40. s. wallerstein

    Andreas:

    If I may weigh in on this discussion, let me say that I feel obligations towards those living now and for their sake, to their children. That is, to the children of my children (and others of their generation), not because my yet unborn grandchildren matter to me, but because they will matter to my children and my children matter to me.

    After that, I don’t care much what happens to humanity or to the universe.

    If my genes were to die out after my children, fine. I feel no special attachment to my genes nor to my family as a genetic type. Not that I think that my family is especially messed up, but that there is no reason for our continued presence in the universe, after my children have lived out a normal, hopefully happy, lifespan.

    Maybe I’m missing the gene which programs people to care about their genes. If so, I suspect that there are many more mutants like myself wandering this planet.

  41. Wallerstein,
    First, let me point out that I think to consider evolution only in terms of “genetics” is incorrect. As mentioned earlier, epigenetics seems to indicate this is not a correct model of evolution. So it might be better to still speak of inheritable traits. And we are speaking of our distant descendants, not exclusively mine or yours. We humans are social beings that cooperate through flexible specialization (unlike bees who cooperate through rigid specialization).

    That said, systems that have too many people with traits like yourself should, theoretically, in the long run become less prevalent. You do admit caring to some extent about future generations (for whatever reasons), so your traits have a fair chance of perpetuating. Unchallenged by, say, massive solar flares, a system with lots of entities like yourself might be around for a very long time. But, in the long run you should eventually become less common. Unless individuals like yourself serve some kind of buffering function from trying to think too far into the future.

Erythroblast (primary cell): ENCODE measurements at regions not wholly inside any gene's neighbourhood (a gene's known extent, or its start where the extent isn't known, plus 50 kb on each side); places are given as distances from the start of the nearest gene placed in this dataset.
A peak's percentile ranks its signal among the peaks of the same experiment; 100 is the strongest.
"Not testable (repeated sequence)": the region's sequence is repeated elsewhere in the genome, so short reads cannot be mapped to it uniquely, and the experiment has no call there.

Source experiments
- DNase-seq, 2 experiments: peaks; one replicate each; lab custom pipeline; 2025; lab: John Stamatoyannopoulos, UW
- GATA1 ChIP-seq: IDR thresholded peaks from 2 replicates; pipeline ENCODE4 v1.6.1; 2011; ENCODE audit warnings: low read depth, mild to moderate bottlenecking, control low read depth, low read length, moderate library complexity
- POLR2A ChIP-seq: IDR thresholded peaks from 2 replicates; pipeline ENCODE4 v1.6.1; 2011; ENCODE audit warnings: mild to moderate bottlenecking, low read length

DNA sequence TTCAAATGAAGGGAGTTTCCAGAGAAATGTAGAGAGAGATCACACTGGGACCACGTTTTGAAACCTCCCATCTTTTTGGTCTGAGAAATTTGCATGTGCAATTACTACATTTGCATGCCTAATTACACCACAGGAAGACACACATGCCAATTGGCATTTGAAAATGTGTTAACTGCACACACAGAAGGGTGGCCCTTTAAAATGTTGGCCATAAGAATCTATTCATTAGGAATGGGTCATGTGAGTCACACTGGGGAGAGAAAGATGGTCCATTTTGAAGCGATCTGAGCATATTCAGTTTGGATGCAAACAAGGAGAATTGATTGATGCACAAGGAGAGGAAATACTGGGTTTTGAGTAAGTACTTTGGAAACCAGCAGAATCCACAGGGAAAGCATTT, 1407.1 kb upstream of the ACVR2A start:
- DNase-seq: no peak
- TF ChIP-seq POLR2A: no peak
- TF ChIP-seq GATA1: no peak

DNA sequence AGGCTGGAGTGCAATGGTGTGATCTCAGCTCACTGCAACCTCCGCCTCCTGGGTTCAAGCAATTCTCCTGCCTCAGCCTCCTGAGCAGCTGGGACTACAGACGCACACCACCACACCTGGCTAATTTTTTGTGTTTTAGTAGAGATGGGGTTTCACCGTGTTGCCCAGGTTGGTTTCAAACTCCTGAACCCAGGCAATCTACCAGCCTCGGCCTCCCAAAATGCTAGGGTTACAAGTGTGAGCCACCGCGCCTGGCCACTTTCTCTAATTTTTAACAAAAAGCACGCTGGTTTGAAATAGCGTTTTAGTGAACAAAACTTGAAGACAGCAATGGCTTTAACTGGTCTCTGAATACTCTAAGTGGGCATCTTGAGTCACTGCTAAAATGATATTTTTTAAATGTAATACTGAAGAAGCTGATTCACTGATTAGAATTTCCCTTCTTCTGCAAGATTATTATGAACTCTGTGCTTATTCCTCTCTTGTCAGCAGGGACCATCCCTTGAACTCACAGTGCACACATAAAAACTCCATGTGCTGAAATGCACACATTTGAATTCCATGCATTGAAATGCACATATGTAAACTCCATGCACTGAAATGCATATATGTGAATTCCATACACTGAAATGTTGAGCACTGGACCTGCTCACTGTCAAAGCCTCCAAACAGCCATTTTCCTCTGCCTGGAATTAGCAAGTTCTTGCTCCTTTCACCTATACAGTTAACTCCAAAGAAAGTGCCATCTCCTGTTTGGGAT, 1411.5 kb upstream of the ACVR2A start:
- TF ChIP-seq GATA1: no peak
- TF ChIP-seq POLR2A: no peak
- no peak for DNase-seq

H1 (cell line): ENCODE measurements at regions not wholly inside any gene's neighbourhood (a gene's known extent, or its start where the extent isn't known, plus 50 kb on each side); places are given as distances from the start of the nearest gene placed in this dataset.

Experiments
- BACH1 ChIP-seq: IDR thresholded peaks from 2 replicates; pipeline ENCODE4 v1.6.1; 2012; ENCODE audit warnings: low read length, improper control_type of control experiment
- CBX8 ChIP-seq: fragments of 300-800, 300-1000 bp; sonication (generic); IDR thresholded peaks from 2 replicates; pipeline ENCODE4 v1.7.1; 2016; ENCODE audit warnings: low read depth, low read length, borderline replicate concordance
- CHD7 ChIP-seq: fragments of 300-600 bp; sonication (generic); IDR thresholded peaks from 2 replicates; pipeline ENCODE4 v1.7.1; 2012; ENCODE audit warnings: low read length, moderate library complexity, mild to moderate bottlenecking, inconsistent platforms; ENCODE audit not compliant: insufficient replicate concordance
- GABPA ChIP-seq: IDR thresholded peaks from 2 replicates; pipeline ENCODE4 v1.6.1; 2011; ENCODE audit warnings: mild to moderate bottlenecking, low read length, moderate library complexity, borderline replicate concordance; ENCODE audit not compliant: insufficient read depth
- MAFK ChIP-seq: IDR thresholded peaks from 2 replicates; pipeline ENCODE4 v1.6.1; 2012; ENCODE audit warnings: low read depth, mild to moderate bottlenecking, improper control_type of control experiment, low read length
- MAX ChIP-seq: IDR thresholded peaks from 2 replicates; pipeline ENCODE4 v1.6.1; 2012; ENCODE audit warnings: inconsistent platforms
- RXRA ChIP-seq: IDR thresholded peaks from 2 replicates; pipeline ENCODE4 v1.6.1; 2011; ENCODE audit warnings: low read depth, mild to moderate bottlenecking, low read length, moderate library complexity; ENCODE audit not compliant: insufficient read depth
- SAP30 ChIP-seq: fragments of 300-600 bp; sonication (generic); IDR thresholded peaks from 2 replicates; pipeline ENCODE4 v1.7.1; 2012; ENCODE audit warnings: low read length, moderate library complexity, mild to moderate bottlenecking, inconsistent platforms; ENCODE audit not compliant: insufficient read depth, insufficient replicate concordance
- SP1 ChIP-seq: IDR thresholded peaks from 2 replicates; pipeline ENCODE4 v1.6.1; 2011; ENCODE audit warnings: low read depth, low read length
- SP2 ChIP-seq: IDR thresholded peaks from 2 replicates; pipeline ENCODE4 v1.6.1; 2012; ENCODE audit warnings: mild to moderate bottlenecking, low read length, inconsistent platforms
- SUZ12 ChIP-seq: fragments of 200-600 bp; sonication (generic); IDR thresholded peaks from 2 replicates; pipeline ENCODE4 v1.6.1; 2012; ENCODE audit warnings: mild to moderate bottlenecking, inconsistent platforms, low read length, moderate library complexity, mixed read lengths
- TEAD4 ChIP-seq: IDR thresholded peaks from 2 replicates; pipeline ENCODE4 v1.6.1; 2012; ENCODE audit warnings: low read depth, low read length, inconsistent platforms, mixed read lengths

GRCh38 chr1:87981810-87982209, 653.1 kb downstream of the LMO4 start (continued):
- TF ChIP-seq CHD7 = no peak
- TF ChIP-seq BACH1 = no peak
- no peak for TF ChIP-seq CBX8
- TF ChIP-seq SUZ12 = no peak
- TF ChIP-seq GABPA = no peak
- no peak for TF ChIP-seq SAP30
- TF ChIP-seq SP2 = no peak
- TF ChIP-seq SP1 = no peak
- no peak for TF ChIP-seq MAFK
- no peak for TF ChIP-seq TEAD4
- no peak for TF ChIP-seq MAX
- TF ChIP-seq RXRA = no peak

Shearing occurs when we, so to say, get ahead of ourselves. We can have fancy goals. But we constantly have to keep the uncertainties of the future in mind. To act as if we knew with any likelihood what the weather will be like on April 21, 2050, is (at least by current models) quite questionable. Let’s call people like yourself the realists. And we’ll call people like myself the dreamers. Too many dreamers and we’re in trouble. We never balance our checkbook. Lots of opportunities, too many expenditures => extinction. Too many realists, we’re in trouble as well. We keep balancing our checkbook. Solid P&L, no new opportunities => extinction.

    Does that mean there should be two Basic Imperatives, one for the realists and one for the dreamers? Of course not. We are not at war with one another and should not encourage it. We’re humans, we cooperate. We are all part of the same system, our society. We both may agree it makes sense to think in as long terms as possible, the length of which we argue about and may depend on what we are considering. Perhaps the realists are just more likely to focus on sustainability, and the dreamers on growth. Both are a necessary part of fulfilling the Basic Imperative. And since we are flexible specialists, I would assume there is a little bit of a realist and a dreamer in most of us. Most people probably fall within a standard deviation of the mid point, some with a bit more realism, others with a little bit more dreaminess.

    Perhaps my standard deviation is way out there on the dream-side. But in strong cooperation with an (optimistic) ultra realist, I believe people like myself can do very surprising things. And then one day what the sane dreamer and the optimistic realist have accomplished will seem like the most obvious and natural thing in the world. Of course we can build things like the Burj Khalifa! Why shouldn’t we be able to? But, in the short term, mud huts work too. If you find yourself lost in the wilderness, building shelters with a few branches can be very useful. It won’t help our grandkids much on Callisto though.

  42. “a very fat middle-aged person … a senior that walks with a cane; a five year old child; and a pregnant woman in the third trimester… In what order should we help them? Do you agree with me that it’s between the pregnant women and the child? …If you agree with this order… Even if we explain it by their higher potential productivity for the common good, we are in effect saying it has something to do with the fact that they represent our future.”